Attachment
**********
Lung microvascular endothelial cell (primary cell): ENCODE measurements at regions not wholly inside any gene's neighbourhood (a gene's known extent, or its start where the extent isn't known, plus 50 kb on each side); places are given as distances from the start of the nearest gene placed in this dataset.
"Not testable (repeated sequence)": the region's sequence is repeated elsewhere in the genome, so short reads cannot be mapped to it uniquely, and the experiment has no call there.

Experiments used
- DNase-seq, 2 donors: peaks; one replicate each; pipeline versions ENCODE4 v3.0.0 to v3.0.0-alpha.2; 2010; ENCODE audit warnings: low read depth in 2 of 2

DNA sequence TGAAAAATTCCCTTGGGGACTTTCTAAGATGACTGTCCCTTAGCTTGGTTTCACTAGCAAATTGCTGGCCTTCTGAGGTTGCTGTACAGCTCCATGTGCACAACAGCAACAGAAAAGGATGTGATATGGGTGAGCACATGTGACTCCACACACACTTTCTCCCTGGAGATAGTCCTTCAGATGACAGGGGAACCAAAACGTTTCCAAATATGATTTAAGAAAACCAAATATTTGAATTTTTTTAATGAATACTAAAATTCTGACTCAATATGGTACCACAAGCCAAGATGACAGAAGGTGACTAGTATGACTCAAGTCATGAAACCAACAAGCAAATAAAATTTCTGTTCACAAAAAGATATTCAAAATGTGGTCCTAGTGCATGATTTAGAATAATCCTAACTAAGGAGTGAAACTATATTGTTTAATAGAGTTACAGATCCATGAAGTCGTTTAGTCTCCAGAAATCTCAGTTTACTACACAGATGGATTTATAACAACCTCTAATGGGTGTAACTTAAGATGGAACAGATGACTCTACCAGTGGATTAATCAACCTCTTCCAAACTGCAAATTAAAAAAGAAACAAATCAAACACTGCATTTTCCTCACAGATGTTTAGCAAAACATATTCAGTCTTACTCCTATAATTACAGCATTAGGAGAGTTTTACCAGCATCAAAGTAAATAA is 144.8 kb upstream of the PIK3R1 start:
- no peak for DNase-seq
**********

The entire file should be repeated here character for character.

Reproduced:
Lung microvascular endothelial cell (primary cell): ENCODE measurements at regions not wholly inside any gene's neighbourhood (a gene's known extent, or its start where the extent isn't known, plus 50 kb on each side); places are given as distances from the start of the nearest gene placed in this dataset.
"Not testable (repeated sequence)": the region's sequence is repeated elsewhere in the genome, so short reads cannot be mapped to it uniquely, and the experiment has no call there.

Experiments used
- DNase-seq, 2 donors: peaks; one replicate each; pipeline versions ENCODE4 v3.0.0 to v3.0.0-alpha.2; 2010; ENCODE audit warnings: low read depth in 2 of 2

DNA sequence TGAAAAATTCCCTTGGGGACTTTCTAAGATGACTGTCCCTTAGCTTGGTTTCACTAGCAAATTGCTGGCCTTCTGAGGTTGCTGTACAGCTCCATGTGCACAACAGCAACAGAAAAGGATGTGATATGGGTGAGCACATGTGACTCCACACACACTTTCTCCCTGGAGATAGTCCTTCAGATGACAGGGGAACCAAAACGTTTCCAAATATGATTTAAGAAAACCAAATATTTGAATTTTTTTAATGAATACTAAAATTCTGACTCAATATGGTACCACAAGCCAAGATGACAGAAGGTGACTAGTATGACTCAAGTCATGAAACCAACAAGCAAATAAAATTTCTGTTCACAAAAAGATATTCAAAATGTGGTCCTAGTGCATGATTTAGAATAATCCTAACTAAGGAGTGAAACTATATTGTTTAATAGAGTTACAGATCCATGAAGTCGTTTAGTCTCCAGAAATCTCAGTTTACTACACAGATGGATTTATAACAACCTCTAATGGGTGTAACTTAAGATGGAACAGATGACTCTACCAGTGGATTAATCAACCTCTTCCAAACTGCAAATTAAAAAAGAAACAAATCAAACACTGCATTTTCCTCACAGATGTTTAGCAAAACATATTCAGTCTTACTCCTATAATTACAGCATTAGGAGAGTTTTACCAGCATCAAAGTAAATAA is 144.8 kb upstream of the PIK3R1 start:
- no peak for DNase-seq